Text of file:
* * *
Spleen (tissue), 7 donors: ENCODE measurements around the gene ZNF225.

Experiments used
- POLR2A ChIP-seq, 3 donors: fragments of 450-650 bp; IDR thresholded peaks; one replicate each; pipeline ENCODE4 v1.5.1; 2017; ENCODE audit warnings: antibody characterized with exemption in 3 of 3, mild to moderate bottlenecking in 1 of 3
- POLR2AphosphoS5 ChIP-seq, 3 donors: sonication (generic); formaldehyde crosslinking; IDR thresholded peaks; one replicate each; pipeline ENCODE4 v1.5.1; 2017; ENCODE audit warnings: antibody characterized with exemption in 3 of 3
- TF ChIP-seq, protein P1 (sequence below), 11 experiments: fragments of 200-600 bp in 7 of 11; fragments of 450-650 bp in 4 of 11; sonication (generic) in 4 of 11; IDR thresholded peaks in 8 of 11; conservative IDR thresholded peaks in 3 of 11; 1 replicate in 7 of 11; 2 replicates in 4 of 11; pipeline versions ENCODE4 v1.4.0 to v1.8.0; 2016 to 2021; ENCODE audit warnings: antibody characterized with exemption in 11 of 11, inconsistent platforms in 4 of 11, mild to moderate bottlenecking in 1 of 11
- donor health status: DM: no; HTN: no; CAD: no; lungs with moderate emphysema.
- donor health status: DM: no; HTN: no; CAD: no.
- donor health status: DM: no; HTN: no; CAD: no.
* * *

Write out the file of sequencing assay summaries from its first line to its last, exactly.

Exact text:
Spleen (tissue), 7 donors: ENCODE measurements around the gene ZNF225.

Experiments used
- POLR2A ChIP-seq, 3 donors: fragments of 450-650 bp; IDR thresholded peaks; one replicate each; pipeline ENCODE4 v1.5.1; 2017; ENCODE audit warnings: antibody characterized with exemption in 3 of 3, mild to moderate bottlenecking in 1 of 3
- POLR2AphosphoS5 ChIP-seq, 3 donors: sonication (generic); formaldehyde crosslinking; IDR thresholded peaks; one replicate each; pipeline ENCODE4 v1.5.1; 2017; ENCODE audit warnings: antibody characterized with exemption in 3 of 3
- TF ChIP-seq, protein P1 (sequence below), 11 experiments: fragments of 200-600 bp in 7 of 11; fragments of 450-650 bp in 4 of 11; sonication (generic) in 4 of 11; IDR thresholded peaks in 8 of 11; conservative IDR thresholded peaks in 3 of 11; 1 replicate in 7 of 11; 2 replicates in 4 of 11; pipeline versions ENCODE4 v1.4.0 to v1.8.0; 2016 to 2021; ENCODE audit warnings: antibody characterized with exemption in 11 of 11, inconsistent platforms in 4 of 11, mild to moderate bottlenecking in 1 of 11
- donor health status: DM: no; HTN: no; CAD: no; lungs with moderate emphysema.
- donor health status: DM: no; HTN: no; CAD: no.
- donor health status: DM: no; HTN: no; CAD: no.